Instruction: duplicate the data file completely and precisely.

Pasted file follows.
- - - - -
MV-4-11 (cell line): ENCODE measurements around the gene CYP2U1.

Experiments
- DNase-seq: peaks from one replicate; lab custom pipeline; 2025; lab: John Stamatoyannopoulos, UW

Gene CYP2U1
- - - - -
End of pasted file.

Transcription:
MV-4-11 (cell line): ENCODE measurements around the gene CYP2U1.

Experiments
- DNase-seq: peaks from one replicate; lab custom pipeline; 2025; lab: John Stamatoyannopoulos, UW

Gene CYP2U1